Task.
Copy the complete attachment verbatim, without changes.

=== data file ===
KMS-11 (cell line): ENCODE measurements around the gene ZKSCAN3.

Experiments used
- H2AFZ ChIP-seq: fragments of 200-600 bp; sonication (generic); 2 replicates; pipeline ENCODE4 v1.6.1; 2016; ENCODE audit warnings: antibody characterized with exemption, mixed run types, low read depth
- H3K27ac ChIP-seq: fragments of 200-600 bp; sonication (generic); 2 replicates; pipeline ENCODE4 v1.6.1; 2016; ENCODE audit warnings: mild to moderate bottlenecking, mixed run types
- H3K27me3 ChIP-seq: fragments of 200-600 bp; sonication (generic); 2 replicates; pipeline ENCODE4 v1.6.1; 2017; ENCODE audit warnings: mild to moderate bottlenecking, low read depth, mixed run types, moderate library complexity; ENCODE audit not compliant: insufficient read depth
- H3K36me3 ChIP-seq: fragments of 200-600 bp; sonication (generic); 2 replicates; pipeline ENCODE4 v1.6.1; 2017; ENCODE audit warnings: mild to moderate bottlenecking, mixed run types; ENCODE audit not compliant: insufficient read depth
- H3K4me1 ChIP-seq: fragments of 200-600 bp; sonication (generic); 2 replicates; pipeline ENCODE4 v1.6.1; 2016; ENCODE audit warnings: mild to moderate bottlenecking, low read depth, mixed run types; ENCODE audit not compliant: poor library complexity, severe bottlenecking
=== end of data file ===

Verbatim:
KMS-11 (cell line): ENCODE measurements around the gene ZKSCAN3.

Experiments used
- H2AFZ ChIP-seq: fragments of 200-600 bp; sonication (generic); 2 replicates; pipeline ENCODE4 v1.6.1; 2016; ENCODE audit warnings: antibody characterized with exemption, mixed run types, low read depth
- H3K27ac ChIP-seq: fragments of 200-600 bp; sonication (generic); 2 replicates; pipeline ENCODE4 v1.6.1; 2016; ENCODE audit warnings: mild to moderate bottlenecking, mixed run types
- H3K27me3 ChIP-seq: fragments of 200-600 bp; sonication (generic); 2 replicates; pipeline ENCODE4 v1.6.1; 2017; ENCODE audit warnings: mild to moderate bottlenecking, low read depth, mixed run types, moderate library complexity; ENCODE audit not compliant: insufficient read depth
- H3K36me3 ChIP-seq: fragments of 200-600 bp; sonication (generic); 2 replicates; pipeline ENCODE4 v1.6.1; 2017; ENCODE audit warnings: mild to moderate bottlenecking, mixed run types; ENCODE audit not compliant: insufficient read depth
- H3K4me1 ChIP-seq: fragments of 200-600 bp; sonication (generic); 2 replicates; pipeline ENCODE4 v1.6.1; 2016; ENCODE audit warnings: mild to moderate bottlenecking, low read depth, mixed run types; ENCODE audit not compliant: poor library complexity, severe bottlenecking